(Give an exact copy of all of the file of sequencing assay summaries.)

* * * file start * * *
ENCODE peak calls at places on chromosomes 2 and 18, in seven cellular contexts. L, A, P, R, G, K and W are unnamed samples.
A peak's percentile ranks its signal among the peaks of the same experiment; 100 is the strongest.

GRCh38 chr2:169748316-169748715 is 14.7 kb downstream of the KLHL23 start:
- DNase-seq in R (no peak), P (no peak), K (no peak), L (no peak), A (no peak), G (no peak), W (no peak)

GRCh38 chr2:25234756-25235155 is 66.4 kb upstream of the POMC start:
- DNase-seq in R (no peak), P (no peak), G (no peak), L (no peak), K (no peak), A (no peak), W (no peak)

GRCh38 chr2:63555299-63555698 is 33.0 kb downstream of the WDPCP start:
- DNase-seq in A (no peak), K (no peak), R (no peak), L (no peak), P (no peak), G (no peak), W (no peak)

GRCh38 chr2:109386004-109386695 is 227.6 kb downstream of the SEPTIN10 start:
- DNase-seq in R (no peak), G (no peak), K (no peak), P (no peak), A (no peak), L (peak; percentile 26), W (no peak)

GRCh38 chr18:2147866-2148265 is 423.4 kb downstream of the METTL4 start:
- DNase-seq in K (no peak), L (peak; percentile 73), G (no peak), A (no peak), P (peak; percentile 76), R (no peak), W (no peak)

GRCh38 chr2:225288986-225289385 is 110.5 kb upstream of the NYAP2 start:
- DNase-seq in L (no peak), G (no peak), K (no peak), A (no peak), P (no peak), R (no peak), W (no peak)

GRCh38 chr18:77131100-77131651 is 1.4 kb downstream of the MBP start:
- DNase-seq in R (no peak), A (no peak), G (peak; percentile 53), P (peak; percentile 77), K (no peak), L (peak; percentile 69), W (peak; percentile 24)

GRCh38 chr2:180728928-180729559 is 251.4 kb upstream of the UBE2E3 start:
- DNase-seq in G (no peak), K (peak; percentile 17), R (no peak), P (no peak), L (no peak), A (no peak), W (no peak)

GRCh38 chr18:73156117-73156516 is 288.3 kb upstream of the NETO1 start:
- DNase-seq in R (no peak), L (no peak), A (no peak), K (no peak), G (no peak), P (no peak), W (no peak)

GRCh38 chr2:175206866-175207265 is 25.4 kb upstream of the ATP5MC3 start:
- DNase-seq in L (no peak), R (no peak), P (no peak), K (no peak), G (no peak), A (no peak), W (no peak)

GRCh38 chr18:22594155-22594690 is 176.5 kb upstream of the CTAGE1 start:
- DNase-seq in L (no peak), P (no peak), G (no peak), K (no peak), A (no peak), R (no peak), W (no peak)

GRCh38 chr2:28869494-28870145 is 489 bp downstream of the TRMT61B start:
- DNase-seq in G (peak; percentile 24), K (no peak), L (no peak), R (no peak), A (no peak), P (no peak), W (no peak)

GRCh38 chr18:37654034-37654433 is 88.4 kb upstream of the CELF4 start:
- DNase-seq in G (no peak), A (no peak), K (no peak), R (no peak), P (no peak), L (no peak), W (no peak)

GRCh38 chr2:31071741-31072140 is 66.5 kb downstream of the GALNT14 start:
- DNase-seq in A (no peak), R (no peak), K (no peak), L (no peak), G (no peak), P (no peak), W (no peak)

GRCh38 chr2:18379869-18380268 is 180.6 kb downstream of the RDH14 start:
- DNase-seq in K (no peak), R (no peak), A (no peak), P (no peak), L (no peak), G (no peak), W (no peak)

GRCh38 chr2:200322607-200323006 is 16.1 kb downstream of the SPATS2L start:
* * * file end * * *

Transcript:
ENCODE peak calls at places on chromosomes 2 and 18, in seven cellular contexts. L, A, P, R, G, K and W are unnamed samples.
A peak's percentile ranks its signal among the peaks of the same experiment; 100 is the strongest.

GRCh38 chr2:169748316-169748715 is 14.7 kb downstream of the KLHL23 start:
- DNase-seq in R (no peak), P (no peak), K (no peak), L (no peak), A (no peak), G (no peak), W (no peak)

GRCh38 chr2:25234756-25235155 is 66.4 kb upstream of the POMC start:
- DNase-seq in R (no peak), P (no peak), G (no peak), L (no peak), K (no peak), A (no peak), W (no peak)

GRCh38 chr2:63555299-63555698 is 33.0 kb downstream of the WDPCP start:
- DNase-seq in A (no peak), K (no peak), R (no peak), L (no peak), P (no peak), G (no peak), W (no peak)

GRCh38 chr2:109386004-109386695 is 227.6 kb downstream of the SEPTIN10 start:
- DNase-seq in R (no peak), G (no peak), K (no peak), P (no peak), A (no peak), L (peak; percentile 26), W (no peak)

GRCh38 chr18:2147866-2148265 is 423.4 kb downstream of the METTL4 start:
- DNase-seq in K (no peak), L (peak; percentile 73), G (no peak), A (no peak), P (peak; percentile 76), R (no peak), W (no peak)

GRCh38 chr2:225288986-225289385 is 110.5 kb upstream of the NYAP2 start:
- DNase-seq in L (no peak), G (no peak), K (no peak), A (no peak), P (no peak), R (no peak), W (no peak)

GRCh38 chr18:77131100-77131651 is 1.4 kb downstream of the MBP start:
- DNase-seq in R (no peak), A (no peak), G (peak; percentile 53), P (peak; percentile 77), K (no peak), L (peak; percentile 69), W (peak; percentile 24)

GRCh38 chr2:180728928-180729559 is 251.4 kb upstream of the UBE2E3 start:
- DNase-seq in G (no peak), K (peak; percentile 17), R (no peak), P (no peak), L (no peak), A (no peak), W (no peak)

GRCh38 chr18:73156117-73156516 is 288.3 kb upstream of the NETO1 start:
- DNase-seq in R (no peak), L (no peak), A (no peak), K (no peak), G (no peak), P (no peak), W (no peak)

GRCh38 chr2:175206866-175207265 is 25.4 kb upstream of the ATP5MC3 start:
- DNase-seq in L (no peak), R (no peak), P (no peak), K (no peak), G (no peak), A (no peak), W (no peak)

GRCh38 chr18:22594155-22594690 is 176.5 kb upstream of the CTAGE1 start:
- DNase-seq in L (no peak), P (no peak), G (no peak), K (no peak), A (no peak), R (no peak), W (no peak)

GRCh38 chr2:28869494-28870145 is 489 bp downstream of the TRMT61B start:
- DNase-seq in G (peak; percentile 24), K (no peak), L (no peak), R (no peak), A (no peak), P (no peak), W (no peak)

GRCh38 chr18:37654034-37654433 is 88.4 kb upstream of the CELF4 start:
- DNase-seq in G (no peak), A (no peak), K (no peak), R (no peak), P (no peak), L (no peak), W (no peak)

GRCh38 chr2:31071741-31072140 is 66.5 kb downstream of the GALNT14 start:
- DNase-seq in A (no peak), R (no peak), K (no peak), L (no peak), G (no peak), P (no peak), W (no peak)

GRCh38 chr2:18379869-18380268 is 180.6 kb downstream of the RDH14 start:
- DNase-seq in K (no peak), R (no peak), A (no peak), P (no peak), L (no peak), G (no peak), W (no peak)

GRCh38 chr2:200322607-200323006 is 16.1 kb downstream of the SPATS2L start: